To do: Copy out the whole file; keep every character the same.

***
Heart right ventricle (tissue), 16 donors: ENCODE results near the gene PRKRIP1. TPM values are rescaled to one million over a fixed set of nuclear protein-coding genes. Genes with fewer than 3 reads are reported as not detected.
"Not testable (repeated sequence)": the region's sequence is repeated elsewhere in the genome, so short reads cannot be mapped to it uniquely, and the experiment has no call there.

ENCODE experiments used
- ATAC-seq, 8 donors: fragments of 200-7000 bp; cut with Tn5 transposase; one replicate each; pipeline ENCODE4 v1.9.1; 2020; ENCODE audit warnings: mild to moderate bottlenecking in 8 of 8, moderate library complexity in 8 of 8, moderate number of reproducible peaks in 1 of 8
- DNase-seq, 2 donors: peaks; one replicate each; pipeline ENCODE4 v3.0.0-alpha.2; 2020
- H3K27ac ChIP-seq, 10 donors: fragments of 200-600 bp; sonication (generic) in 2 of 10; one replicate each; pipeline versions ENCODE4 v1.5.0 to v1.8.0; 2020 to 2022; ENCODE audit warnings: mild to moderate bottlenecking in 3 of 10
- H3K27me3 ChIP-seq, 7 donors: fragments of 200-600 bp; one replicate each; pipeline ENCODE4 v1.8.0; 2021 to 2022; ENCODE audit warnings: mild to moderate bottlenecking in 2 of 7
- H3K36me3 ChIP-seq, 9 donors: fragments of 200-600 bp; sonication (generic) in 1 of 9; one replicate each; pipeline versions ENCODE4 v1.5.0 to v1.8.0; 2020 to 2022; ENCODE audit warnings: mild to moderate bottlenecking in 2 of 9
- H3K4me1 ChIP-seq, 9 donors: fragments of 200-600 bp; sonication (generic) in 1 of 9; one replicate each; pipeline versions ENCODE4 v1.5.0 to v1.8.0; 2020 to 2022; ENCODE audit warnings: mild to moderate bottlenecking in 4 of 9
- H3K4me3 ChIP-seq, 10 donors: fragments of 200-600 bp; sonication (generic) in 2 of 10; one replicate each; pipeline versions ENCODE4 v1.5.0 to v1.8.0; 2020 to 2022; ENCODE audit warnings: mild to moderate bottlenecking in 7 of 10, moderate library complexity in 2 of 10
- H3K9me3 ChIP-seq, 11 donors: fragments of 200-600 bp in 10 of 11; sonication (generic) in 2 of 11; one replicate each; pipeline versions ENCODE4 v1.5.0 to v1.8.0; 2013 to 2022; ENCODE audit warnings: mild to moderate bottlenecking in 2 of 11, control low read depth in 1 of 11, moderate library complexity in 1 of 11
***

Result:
Heart right ventricle (tissue), 16 donors: ENCODE results near the gene PRKRIP1. TPM values are rescaled to one million over a fixed set of nuclear protein-coding genes. Genes with fewer than 3 reads are reported as not detected.
"Not testable (repeated sequence)": the region's sequence is repeated elsewhere in the genome, so short reads cannot be mapped to it uniquely, and the experiment has no call there.

ENCODE experiments used
- ATAC-seq, 8 donors: fragments of 200-7000 bp; cut with Tn5 transposase; one replicate each; pipeline ENCODE4 v1.9.1; 2020; ENCODE audit warnings: mild to moderate bottlenecking in 8 of 8, moderate library complexity in 8 of 8, moderate number of reproducible peaks in 1 of 8
- DNase-seq, 2 donors: peaks; one replicate each; pipeline ENCODE4 v3.0.0-alpha.2; 2020
- H3K27ac ChIP-seq, 10 donors: fragments of 200-600 bp; sonication (generic) in 2 of 10; one replicate each; pipeline versions ENCODE4 v1.5.0 to v1.8.0; 2020 to 2022; ENCODE audit warnings: mild to moderate bottlenecking in 3 of 10
- H3K27me3 ChIP-seq, 7 donors: fragments of 200-600 bp; one replicate each; pipeline ENCODE4 v1.8.0; 2021 to 2022; ENCODE audit warnings: mild to moderate bottlenecking in 2 of 7
- H3K36me3 ChIP-seq, 9 donors: fragments of 200-600 bp; sonication (generic) in 1 of 9; one replicate each; pipeline versions ENCODE4 v1.5.0 to v1.8.0; 2020 to 2022; ENCODE audit warnings: mild to moderate bottlenecking in 2 of 9
- H3K4me1 ChIP-seq, 9 donors: fragments of 200-600 bp; sonication (generic) in 1 of 9; one replicate each; pipeline versions ENCODE4 v1.5.0 to v1.8.0; 2020 to 2022; ENCODE audit warnings: mild to moderate bottlenecking in 4 of 9
- H3K4me3 ChIP-seq, 10 donors: fragments of 200-600 bp; sonication (generic) in 2 of 10; one replicate each; pipeline versions ENCODE4 v1.5.0 to v1.8.0; 2020 to 2022; ENCODE audit warnings: mild to moderate bottlenecking in 7 of 10, moderate library complexity in 2 of 10
- H3K9me3 ChIP-seq, 11 donors: fragments of 200-600 bp in 10 of 11; sonication (generic) in 2 of 11; one replicate each; pipeline versions ENCODE4 v1.5.0 to v1.8.0; 2013 to 2022; ENCODE audit warnings: mild to moderate bottlenecking in 2 of 11, control low read depth in 1 of 11, moderate library complexity in 1 of 11